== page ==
“Illegal Public Financing” Per the above-mentioned two notices, ICOs are deemed illegal public financing without regulatory approval. This suggests that ICOs shall be done in China in the future by obtaining advance approvals from the relevant authorities. In addition, according to the regulatory authority and some legal experts, ICOs with more than 200 investors, without any requirements on the sophistication of the investors, and/or associated with illegal continuous bidding, constitute illegal financial activities. Many ICO projects have nothing to do with the development of blockchain projects and are highly suspected of financial fraud.[5] These concerns may be among the key subjects to be addressed during the legislative process expected in the near future.

Unclear Penalties for Violating These Notices. Article 2 of the Joint Notice states that relevant authorities shall strictly investigate and penalize the ongoing token offering and financing activities which do not cease in response to the notice. The Joint Notice also states: “The relevant authorities will closely monitor its [token financing] development and trends, strengthen cooperation with the judicial departments and local governments, step up law enforcement and rectify the chaos and disorder in accordance with the existing working mechanism. It will be transferred to judicial authority for handling if suspected crimes were found.” Also, there are no specific penalty provisions set forth in the Notice on the Rectification of Token Offering and Financing.

Possible Penalties for Illegal Token Offering and Financing Activities. Article 3 of the Joint Notice provides that regarding token financing and trading platforms involved in illegal activities, the financial regulatory department shall ask the telecommunications authority to close online platforms and mobile applications. Meanwhile, it shall ask the internet authority to remove the mobile applications from the application store and ask the industry and commerce department to revoke the platform license. In addition, article 15 of the draft Regulations on Disposal of Illegal Fundraising (Draft for Comments released on August 24, 2017)(Draft Regulations) provides that fund-raising in the name of virtual currency shall be subject to the administrative investigation conducted by the functional departments for disposing of illegal fundraising if the activity was not approved or in violation of relevant provisions of the State. One interpretation of this Article is that if the tokens issued represent shares of a company, the ICO constitutes an activity of issuing securities and thus without authorization reflects a violation of existing securities law and, potentially, criminal law. In contrast, it could be argued that the issuing of tokens which represent the right to use the Blockchain product, where the issuer recommends the ICO project via crowdfunding, falls within the scope of activities intended to be newly regulated by the Draft Regulations because there is currently no approving authority for this type of ICO in China.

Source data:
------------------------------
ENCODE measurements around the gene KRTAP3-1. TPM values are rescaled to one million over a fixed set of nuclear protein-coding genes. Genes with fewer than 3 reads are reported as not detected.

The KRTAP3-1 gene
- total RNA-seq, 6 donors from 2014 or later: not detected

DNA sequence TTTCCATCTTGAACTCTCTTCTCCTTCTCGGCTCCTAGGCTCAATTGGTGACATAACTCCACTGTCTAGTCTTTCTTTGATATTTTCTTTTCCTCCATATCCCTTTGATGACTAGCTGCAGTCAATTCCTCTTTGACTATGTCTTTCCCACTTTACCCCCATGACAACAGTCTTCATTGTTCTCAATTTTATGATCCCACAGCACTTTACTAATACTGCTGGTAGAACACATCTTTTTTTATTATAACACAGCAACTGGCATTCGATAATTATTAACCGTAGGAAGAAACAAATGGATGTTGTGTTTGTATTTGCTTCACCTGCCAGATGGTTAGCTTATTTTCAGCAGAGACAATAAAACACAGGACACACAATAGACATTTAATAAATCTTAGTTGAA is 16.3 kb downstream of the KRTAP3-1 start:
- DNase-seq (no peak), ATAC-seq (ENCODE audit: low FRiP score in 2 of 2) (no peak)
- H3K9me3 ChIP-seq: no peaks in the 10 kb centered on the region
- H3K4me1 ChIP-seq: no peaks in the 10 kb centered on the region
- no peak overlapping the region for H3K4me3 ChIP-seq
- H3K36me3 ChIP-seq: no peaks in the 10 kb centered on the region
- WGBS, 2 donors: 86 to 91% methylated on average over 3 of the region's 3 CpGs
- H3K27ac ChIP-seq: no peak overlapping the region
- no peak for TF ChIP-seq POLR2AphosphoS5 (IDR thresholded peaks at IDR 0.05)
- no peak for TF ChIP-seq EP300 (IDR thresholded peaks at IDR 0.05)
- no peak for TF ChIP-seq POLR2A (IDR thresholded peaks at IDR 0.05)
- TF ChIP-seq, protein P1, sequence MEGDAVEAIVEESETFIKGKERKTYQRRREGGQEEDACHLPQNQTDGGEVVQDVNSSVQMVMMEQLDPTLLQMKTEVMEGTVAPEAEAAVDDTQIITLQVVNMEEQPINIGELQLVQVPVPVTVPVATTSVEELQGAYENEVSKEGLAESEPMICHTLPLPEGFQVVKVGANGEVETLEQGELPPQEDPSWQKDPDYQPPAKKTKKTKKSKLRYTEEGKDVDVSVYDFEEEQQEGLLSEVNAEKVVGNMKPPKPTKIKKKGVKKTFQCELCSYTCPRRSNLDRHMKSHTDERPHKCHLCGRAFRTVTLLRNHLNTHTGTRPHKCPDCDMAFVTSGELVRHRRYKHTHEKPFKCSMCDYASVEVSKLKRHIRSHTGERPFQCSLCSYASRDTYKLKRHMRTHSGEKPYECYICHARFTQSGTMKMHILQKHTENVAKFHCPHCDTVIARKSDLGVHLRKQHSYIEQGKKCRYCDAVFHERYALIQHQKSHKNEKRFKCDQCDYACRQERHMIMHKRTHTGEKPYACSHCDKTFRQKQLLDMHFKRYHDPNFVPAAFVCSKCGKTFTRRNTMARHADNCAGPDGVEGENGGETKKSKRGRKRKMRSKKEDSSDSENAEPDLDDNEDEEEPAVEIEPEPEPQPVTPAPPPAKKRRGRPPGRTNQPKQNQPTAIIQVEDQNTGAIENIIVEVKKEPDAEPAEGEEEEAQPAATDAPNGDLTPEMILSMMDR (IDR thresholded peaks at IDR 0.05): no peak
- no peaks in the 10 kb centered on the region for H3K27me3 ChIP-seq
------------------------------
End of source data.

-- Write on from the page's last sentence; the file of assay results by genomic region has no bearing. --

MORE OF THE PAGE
Follow up on the Foreign Platforms Identified in the List. Three non-Chinese platforms are identified on the list 60 ICO platforms attached to the notice:  TokenCapital, ALLCOIN, and bitcoinworld. TokenCapital is a non-Chinese platform with an unidentified operator on which Chinese domestic ICO projects are launched. Its website now prompts, before logging in, an important announcement to all TokenCapital users that “all ICO projects listed on our platform shall be ceased immediately till further notice and all deposit shall also be suspended.”[6] In the case of ALLCOIN, a Canadian company doing business in China, it has posted a “Notice for Refunds of Allcoin’s ICO Projects” on its homepage under Announcements saying that “Allcoin has contacted with every ICO official team to decide the programs dealing with refunding.”[7] As for bitcoinworld, a platform with unknown nationality of the operator but with domestic PRC projects, there is not any notice of the suspension of ICOs. Currently these three are the only non-Chinese platforms identified by the Chinese government, and these platforms have domestic (PRC) projects or do business in China. It is possible that additional platforms will be added to the list issued by the Office as a result of this investigation.

Outlook and Observations